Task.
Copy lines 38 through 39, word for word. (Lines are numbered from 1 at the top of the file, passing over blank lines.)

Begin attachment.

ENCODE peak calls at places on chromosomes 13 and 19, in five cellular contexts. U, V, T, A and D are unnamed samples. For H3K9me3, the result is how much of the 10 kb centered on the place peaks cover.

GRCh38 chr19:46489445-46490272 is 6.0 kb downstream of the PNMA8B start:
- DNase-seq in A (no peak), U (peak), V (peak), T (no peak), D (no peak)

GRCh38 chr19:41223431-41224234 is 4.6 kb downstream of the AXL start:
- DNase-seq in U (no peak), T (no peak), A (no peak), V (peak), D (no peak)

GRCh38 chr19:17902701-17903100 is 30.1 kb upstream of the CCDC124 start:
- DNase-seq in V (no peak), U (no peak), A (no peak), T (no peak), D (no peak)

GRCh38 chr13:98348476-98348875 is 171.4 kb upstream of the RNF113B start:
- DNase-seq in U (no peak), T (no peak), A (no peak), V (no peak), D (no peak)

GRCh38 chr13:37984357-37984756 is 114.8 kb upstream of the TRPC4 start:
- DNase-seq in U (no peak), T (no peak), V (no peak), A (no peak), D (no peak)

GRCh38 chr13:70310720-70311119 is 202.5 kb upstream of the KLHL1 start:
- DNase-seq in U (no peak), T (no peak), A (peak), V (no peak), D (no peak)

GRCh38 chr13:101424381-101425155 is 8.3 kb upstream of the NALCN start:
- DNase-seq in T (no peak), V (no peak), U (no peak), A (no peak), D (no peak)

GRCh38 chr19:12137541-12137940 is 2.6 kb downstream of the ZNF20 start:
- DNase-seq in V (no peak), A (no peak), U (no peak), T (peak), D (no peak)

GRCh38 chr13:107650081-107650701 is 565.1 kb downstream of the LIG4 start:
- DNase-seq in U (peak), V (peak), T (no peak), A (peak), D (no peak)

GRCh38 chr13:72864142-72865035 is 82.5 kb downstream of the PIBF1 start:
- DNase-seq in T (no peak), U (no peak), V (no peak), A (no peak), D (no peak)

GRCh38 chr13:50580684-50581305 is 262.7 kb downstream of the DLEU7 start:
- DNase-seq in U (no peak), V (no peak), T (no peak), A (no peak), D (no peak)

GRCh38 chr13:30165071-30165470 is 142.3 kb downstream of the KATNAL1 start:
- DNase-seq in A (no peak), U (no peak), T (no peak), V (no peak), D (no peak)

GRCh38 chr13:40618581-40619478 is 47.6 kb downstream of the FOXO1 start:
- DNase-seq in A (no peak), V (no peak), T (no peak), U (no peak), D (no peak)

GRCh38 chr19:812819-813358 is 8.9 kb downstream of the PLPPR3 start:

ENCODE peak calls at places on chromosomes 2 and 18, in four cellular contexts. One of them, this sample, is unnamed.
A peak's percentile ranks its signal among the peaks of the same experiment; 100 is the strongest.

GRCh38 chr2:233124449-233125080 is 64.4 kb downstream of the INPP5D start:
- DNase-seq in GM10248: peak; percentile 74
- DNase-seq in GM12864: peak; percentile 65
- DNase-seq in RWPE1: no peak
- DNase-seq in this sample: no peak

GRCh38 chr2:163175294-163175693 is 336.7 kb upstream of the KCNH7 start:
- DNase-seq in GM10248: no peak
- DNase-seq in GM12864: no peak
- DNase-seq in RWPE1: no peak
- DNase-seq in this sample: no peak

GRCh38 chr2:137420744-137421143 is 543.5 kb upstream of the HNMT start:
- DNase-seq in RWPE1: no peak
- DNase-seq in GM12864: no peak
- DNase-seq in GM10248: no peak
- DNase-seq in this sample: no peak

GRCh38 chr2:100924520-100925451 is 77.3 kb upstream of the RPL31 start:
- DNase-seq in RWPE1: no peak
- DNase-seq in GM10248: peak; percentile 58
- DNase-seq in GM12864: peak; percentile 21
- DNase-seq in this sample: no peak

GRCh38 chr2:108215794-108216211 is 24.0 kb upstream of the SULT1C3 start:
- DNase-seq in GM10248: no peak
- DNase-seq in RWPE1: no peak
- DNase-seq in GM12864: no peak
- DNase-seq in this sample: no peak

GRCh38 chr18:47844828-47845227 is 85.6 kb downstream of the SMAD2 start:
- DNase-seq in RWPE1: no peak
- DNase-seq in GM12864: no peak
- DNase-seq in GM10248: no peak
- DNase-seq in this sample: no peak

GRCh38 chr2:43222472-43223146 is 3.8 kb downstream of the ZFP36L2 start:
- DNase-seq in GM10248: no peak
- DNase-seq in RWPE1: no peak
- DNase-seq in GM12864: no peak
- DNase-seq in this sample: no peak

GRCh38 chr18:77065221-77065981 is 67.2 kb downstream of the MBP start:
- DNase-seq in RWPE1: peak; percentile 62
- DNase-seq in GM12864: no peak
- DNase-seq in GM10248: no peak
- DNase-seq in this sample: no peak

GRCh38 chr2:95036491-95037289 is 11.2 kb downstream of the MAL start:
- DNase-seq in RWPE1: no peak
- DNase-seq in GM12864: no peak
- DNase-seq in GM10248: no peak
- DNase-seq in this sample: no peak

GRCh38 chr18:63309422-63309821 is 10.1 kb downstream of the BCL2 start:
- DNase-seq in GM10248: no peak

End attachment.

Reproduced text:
- DNase-seq in GM12864: no peak
- DNase-seq in RWPE1: no peak